Dry eye is a common problem among older adults. It is a condition where your eyes do not produce enough tears to lubricate them. The tears may also be of low quality so that they do not nourish the eyes properly.
Tears are necessary for clear vision and maintaining the health of the cornea. They do this by washing away foreign matter. They also keep the surface of the eyes clear of infection and healthy.
The causes of dry eye include age, gender, medical conditions, medication, and environmental conditions. However, people who suffer from dry eye do so for two main reasons. They either do not produce enough tears or produce low-quality tears due to the above causes.
Several glands found in and around the eyes are responsible for producing tears. As you age, the glands produce fewer tears. They also tend to do so when you are on a certain medication and during certain weather conditions. Fall and winter, when the weather is windy and dry, can increase tear evaporation, for example. When tears evaporate too quickly from the eyes, it causes dry eye.
Tears consist of mucus, oil, and water. Each nourishes and protects the cornea. The mucus layer spreads tears evenly over the cornea, while the oil layer prevents evaporation of the water. If the water evaporates too rapidly, it could be due to a deficiency of oil. If the tears do not spread evenly, it could be due to having less mucus. These kinds of tears are of low quality, promoting the development of dry eye symptoms.
The most common symptoms of dry eye are redness of the eyes, pain, and a burning sensation.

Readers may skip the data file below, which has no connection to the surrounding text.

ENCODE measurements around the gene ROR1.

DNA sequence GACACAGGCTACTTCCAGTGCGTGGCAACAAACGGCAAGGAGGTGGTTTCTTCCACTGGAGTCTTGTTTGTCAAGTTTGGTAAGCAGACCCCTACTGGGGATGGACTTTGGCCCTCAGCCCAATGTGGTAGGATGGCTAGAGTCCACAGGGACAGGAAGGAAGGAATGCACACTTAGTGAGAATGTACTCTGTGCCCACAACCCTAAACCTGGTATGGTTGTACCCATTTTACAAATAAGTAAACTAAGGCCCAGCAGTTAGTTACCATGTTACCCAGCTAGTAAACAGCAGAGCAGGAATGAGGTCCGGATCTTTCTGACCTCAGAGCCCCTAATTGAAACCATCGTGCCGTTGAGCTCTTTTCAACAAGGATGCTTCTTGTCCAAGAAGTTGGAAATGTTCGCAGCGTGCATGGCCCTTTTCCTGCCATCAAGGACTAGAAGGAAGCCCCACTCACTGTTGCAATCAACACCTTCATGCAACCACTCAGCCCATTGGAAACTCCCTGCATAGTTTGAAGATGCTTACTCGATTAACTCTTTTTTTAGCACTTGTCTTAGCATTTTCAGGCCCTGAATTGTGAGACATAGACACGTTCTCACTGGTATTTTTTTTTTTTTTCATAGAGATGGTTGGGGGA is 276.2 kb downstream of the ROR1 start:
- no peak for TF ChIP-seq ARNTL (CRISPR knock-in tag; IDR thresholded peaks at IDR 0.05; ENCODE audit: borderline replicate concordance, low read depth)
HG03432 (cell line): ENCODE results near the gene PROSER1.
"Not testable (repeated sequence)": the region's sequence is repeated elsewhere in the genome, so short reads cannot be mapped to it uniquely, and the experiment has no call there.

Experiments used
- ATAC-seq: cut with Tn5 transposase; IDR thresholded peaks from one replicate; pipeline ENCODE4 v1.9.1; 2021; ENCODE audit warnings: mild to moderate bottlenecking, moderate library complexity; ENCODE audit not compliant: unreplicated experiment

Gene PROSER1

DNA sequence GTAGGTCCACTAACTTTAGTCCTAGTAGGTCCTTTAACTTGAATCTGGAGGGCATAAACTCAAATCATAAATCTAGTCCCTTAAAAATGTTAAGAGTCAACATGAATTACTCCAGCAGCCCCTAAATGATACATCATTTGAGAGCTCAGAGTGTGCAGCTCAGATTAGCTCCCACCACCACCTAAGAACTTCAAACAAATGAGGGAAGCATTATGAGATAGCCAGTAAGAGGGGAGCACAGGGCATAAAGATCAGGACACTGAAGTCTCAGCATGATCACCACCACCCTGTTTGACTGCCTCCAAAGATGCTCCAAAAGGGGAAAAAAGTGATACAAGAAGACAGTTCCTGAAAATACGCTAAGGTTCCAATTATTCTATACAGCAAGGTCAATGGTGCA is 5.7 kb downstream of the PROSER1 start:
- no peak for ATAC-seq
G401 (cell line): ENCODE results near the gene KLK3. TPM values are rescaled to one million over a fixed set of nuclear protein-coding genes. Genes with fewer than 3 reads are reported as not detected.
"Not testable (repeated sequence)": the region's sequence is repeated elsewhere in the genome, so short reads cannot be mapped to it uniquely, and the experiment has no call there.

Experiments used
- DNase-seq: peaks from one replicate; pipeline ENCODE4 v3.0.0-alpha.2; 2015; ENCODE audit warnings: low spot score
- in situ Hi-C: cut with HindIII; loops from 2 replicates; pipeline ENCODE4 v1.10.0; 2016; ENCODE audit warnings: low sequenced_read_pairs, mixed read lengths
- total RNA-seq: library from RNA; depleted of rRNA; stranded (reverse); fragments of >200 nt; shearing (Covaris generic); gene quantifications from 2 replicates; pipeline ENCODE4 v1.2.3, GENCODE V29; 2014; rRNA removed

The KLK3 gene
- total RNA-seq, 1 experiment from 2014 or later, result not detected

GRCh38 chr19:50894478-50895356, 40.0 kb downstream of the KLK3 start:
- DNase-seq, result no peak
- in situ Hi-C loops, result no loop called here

You may also experience:
A feeling like there is sand in your eyes
A feeling like your eyes are heavy
Difficulty sitting at the computer or reading for long periods
Watery tears, the body’s response to irritation of the eyes
Stringy mucus in or around your eyes
Your eyes also get tired faster
Difficulty wearing contact lenses
Difficulty with nighttime driving
People with dry eye may also experience complications with the symptoms. They are prone to experiencing eye infections. Without adequate tears, the surface of the cornea remains loaded with debris and microorganisms that cause eye infections.
If you do not treat the eye infections, they can lead to eye inflammation, corneal ulcers, and other issues. When you damage the cornea, it can lead to vision impairment and even blindness. Overall, dry eye reduces your quality of life and makes it hard to perform everyday activities. It makes it difficult to read, drive, and even use your computer.
You must treat dry eye before it advances. Failure to do so will damage the cornea and impair your vision. Be careful not to make the condition worse. For the best advice on how to handle it, visit your doctor.
For more on dry eye and its symptoms, contact Brandon Eyes at our offices in Madison or Middleton, Wisconsin. You can call (608) 833-0301 or (608) 833-7256 today to schedule an appointment.